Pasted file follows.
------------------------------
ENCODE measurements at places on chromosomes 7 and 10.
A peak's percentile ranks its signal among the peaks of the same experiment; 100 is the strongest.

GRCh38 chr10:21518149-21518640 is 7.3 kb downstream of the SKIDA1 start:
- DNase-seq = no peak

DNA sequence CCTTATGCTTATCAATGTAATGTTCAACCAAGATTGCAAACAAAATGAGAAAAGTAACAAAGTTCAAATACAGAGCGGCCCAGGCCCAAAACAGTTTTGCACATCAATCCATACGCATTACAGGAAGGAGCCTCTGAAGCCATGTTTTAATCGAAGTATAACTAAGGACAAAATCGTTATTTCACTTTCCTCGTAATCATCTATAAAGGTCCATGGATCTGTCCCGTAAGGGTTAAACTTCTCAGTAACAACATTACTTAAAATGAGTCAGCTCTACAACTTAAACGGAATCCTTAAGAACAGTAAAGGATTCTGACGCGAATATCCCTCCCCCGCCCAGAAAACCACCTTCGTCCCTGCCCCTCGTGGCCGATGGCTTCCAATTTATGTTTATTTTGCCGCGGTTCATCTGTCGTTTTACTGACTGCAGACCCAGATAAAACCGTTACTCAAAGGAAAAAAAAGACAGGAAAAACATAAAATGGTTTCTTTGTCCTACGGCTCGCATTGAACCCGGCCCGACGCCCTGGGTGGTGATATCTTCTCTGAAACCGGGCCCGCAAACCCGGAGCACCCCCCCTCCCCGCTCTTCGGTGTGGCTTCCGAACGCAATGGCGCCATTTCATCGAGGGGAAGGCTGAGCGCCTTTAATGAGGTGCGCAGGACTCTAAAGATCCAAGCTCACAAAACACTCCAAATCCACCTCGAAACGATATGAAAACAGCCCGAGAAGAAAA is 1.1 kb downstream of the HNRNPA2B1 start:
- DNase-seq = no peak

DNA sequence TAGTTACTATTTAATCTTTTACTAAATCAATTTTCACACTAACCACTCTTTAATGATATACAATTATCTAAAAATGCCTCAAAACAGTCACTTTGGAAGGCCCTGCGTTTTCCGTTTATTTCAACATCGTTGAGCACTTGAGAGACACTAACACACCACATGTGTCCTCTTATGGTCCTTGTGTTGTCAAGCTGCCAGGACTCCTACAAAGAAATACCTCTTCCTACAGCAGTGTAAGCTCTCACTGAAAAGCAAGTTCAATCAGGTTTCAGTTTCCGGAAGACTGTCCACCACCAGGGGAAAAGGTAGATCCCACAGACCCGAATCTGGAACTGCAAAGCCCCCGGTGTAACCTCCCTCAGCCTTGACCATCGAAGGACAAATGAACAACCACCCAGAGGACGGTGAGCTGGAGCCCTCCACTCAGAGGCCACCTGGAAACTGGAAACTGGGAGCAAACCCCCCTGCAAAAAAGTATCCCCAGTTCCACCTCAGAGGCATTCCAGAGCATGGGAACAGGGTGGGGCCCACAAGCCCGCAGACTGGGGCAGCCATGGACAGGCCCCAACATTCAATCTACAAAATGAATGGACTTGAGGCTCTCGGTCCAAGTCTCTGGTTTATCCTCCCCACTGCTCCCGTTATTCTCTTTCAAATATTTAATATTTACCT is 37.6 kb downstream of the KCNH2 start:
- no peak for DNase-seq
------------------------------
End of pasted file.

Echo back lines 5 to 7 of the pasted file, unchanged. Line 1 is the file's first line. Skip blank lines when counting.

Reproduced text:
DNA sequence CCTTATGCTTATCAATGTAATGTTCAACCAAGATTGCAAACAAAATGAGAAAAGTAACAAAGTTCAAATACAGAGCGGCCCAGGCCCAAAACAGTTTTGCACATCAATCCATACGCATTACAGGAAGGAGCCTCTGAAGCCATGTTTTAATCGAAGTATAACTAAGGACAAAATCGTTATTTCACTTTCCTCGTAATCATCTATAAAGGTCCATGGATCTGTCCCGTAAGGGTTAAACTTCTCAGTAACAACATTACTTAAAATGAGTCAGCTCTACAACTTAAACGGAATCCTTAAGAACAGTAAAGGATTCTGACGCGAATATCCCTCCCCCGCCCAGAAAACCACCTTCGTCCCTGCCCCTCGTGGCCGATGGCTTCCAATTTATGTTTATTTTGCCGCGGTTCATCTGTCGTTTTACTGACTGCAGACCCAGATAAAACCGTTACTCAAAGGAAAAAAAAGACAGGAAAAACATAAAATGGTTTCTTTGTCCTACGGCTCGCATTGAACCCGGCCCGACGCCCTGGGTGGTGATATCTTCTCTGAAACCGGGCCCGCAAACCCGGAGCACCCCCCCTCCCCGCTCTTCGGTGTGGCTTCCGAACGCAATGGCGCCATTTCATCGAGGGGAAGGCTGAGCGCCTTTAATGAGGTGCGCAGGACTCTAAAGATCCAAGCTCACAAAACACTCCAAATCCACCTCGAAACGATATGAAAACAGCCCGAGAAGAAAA is 1.1 kb downstream of the HNRNPA2B1 start:
- DNase-seq = no peak

DNA sequence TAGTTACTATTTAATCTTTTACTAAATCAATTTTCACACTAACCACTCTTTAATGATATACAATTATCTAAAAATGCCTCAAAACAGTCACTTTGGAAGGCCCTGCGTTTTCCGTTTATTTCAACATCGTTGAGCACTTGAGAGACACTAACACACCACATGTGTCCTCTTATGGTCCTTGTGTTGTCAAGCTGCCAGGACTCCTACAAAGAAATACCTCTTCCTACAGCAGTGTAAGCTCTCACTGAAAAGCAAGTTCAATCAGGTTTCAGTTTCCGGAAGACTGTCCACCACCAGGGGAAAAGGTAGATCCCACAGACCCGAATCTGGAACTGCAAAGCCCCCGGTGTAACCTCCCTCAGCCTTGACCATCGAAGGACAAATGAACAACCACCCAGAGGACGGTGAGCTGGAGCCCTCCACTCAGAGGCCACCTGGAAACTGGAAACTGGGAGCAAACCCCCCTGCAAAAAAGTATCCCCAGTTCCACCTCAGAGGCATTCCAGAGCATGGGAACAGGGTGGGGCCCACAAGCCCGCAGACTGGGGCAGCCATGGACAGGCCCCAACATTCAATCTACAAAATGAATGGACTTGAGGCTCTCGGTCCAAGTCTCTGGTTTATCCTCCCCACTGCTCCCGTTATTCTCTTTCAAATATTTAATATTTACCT is 37.6 kb downstream of the KCNH2 start: